Commission Recommends Certifying Election

The Anchorage Election Commission just released their report on the April 3rd Municipal election. They are asking the Assembly to adopt their report and certify the election. But they did find some problems and made several recommendations. KSKA’s Daysha Eaton explains.
The Municipal Election Commission released their report in a public meeting at City Hall in Anchorage late Wednesday. In the report, they discussed information gathered from voters through email and interviews.   Election Commission Chair Gwen Matthew categorized the problems reported by voters:
“Long line, not able to vote or wait, sample or photocopied ballots deterred them, didn’t try to vote because of people telling them they were no more ballots at the precinct, not eligible to vote, technical problems with the Acuvote machine, not being on the precinct register.”
The Commission reported taking information from 182 people. But the total number of voters they were unable to verify was low, 33 voters. The Commission found there were enough ballots for 70 percent of voters; however, certain ballot types ran out and voting machine are calibrated to receive only the ballots for that precinct. In addition, the commission found that an insufficient number of ballots were distributed to polling places. The commission made several recommendations. Matthew.
“One, that when ballots are ordered a formula of 70 percent of registered voters per precinct be employed, not merely 70 percent overall. Two, that the municipal clerk takes a more active role in strategic planning, supervising ballot ordering, training of staff and general oversight. Three, that restructuring of office personnel occur to include hiring of additional election specific personnel, such as coordinator and recruiter.”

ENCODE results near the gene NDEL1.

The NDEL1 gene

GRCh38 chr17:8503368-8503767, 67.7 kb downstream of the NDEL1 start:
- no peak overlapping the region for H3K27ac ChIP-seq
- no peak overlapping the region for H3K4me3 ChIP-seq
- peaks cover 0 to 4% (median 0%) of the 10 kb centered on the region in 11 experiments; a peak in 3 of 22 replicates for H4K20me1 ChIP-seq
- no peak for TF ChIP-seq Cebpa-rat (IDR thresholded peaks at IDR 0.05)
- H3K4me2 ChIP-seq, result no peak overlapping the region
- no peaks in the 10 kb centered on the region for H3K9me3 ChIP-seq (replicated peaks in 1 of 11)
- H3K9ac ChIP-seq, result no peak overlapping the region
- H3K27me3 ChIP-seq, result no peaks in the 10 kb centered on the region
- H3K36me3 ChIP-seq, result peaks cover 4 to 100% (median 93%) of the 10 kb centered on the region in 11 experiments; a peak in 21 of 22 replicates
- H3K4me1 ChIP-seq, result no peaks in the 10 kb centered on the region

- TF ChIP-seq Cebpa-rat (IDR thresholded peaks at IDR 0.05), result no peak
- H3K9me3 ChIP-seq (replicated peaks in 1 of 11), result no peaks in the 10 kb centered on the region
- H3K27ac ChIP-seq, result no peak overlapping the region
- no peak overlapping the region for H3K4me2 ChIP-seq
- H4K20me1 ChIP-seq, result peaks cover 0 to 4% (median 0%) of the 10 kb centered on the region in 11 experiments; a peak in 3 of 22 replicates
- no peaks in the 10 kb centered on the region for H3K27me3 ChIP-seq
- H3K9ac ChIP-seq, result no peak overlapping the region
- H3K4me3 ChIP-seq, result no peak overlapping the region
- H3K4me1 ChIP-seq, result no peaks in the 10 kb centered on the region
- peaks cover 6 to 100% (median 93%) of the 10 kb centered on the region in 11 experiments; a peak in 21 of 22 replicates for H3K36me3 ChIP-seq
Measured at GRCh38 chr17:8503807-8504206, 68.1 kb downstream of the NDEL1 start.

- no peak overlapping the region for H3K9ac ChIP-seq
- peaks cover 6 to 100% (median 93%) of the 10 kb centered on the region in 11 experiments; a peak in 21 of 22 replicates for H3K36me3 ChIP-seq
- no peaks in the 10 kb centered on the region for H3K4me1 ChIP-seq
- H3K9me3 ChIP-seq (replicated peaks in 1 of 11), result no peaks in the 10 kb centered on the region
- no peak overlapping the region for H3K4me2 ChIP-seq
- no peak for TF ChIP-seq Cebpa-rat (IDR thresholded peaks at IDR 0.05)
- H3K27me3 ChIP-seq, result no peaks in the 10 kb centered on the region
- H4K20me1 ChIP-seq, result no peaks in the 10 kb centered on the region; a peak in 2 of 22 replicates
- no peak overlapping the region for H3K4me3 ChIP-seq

The Commission made 9 recommendation in all, including that ballot banks be established at major distribution hubs, that the phone bank at election central be operated by knowledgeable personnel … and that the city be required to distribute to all households a pamphlet detailing general voting information. That said, Matthew explained that all indications are that the ballot shortages were the result of ‘unintended error on the part of the clerk’s office.
“While this created chaos during the final hours of the Mayoral Election. The problem did not meet the standards of malconduct, fraud or reckless indifference on the part of anyone involved. the commission does not recommend a new election or an independent investigation.”
Their final recommendation was for the Assembly to certify the April 3rd election. The Assembly is set to consider certification at a special meeting on Thursday May 3rd.
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Daysha Eaton is the News Director at KBBI in Homer. Daysha Eaton holds a B.A. from Evergreen State College, and a M.A. from the University of Southern California. Daysha got her start in radio at Seattle public radio stations, KPLU and KUOW. Before coming to KBBI, she was the News Director at KYUK in Bethel. She has also worked as the Southcentral Reporter for KSKA in Anchorage. Daysha's work has appeared on NPR's "Morning Edition" and "All Things Considered", PRI's "The World" and "National Native News". She's happy to take assignments, and to get news tips, which are best sent via email. Daysha became a journalist because she believes in the power of storytelling. Stories connect us and they help us make sense of our world. They shed light on injustice and they comfort us in troubled times. She got into public broadcasting because it seems to fulfill the intention of the 4th Estate and to most effectively apply the freedom of the press granted to us through the Constitution. She feels that public radio has a special way of moving people emotionally through sound, taking them to remote places, introducing them to people they would not otherwise meet and compelling them to think about issues they might ordinarily overlook.